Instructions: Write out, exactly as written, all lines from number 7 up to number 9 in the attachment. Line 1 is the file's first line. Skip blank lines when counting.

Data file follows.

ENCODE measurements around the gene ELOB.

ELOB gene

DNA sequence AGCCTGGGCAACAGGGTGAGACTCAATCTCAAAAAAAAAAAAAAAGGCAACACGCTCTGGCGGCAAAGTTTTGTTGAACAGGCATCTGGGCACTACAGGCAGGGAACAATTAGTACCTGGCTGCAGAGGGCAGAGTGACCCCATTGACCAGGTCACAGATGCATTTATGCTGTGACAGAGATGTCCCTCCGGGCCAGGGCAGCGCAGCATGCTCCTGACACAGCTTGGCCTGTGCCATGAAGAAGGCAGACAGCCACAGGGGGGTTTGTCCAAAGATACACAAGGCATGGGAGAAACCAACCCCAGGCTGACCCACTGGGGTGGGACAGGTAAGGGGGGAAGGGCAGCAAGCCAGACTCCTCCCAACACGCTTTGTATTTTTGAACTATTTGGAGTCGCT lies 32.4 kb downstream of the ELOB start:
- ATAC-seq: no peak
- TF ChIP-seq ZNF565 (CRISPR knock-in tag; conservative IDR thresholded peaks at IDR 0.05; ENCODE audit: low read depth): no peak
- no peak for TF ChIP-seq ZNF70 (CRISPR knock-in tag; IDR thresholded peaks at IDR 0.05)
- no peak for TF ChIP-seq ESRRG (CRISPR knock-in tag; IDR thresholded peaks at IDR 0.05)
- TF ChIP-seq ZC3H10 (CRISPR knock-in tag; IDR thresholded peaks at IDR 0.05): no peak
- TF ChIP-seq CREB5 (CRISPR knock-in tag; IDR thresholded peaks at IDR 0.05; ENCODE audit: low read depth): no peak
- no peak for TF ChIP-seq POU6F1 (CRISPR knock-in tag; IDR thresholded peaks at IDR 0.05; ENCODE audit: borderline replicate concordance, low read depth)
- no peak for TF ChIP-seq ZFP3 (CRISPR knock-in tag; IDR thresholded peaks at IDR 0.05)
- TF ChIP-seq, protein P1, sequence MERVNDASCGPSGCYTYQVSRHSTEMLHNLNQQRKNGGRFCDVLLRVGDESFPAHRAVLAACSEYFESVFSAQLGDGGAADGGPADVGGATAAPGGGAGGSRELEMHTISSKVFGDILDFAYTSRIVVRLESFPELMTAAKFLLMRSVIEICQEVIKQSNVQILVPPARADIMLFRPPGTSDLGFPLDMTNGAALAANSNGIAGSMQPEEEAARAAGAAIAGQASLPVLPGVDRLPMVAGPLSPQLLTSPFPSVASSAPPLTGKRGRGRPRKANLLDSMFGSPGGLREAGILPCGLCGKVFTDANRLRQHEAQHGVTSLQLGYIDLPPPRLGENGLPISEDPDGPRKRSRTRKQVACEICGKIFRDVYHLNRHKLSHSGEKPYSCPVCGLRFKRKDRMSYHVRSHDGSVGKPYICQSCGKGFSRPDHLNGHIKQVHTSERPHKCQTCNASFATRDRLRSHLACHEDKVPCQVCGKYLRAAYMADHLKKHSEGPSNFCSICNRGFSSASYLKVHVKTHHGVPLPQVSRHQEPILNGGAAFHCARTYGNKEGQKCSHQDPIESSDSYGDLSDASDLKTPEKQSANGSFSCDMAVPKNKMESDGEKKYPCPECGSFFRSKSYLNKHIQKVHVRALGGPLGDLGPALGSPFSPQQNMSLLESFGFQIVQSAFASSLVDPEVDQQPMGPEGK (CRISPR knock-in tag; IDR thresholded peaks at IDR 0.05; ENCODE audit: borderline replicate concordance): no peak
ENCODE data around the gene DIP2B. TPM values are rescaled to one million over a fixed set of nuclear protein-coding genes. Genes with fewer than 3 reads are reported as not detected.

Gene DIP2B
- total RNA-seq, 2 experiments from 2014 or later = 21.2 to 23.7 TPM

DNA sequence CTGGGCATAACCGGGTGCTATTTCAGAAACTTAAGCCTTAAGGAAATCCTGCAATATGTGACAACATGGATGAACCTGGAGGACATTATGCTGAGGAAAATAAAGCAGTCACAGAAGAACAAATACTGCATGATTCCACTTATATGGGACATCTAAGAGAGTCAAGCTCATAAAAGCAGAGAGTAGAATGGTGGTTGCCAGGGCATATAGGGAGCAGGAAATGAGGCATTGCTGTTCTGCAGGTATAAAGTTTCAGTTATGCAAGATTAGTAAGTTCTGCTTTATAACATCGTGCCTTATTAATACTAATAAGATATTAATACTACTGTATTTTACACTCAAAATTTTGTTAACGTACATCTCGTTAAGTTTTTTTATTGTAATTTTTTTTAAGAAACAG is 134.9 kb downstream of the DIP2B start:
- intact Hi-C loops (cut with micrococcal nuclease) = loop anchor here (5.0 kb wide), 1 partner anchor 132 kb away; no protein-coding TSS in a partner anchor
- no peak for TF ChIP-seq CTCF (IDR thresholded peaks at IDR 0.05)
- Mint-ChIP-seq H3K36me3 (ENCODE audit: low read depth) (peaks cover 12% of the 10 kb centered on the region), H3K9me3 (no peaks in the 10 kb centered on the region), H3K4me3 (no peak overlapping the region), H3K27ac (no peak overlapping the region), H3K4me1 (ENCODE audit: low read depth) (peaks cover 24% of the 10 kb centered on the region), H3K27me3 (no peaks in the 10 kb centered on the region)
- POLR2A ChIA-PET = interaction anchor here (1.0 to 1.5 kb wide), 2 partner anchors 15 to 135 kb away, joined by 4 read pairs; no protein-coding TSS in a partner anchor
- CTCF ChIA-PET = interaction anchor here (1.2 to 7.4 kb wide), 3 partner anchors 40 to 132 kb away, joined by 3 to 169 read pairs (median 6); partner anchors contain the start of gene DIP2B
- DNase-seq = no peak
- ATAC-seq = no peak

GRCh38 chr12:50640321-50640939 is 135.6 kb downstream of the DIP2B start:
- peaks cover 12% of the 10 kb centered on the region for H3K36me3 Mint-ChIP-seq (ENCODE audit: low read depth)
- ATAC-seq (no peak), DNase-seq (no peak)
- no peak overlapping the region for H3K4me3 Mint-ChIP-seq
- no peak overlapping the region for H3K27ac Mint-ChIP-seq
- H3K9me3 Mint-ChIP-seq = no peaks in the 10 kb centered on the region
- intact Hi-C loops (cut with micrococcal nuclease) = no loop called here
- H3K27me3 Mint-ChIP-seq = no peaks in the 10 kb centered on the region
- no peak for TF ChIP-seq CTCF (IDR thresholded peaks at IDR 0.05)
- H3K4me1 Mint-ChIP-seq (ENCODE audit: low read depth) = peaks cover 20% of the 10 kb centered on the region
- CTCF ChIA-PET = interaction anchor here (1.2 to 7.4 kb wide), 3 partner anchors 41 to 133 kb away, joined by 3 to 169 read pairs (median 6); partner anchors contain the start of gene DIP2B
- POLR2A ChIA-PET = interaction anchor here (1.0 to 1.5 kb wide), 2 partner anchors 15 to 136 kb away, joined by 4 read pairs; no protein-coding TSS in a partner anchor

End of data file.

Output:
- no peak for TF ChIP-seq ESRRG (CRISPR knock-in tag; IDR thresholded peaks at IDR 0.05)
- TF ChIP-seq ZC3H10 (CRISPR knock-in tag; IDR thresholded peaks at IDR 0.05): no peak
- TF ChIP-seq CREB5 (CRISPR knock-in tag; IDR thresholded peaks at IDR 0.05; ENCODE audit: low read depth): no peak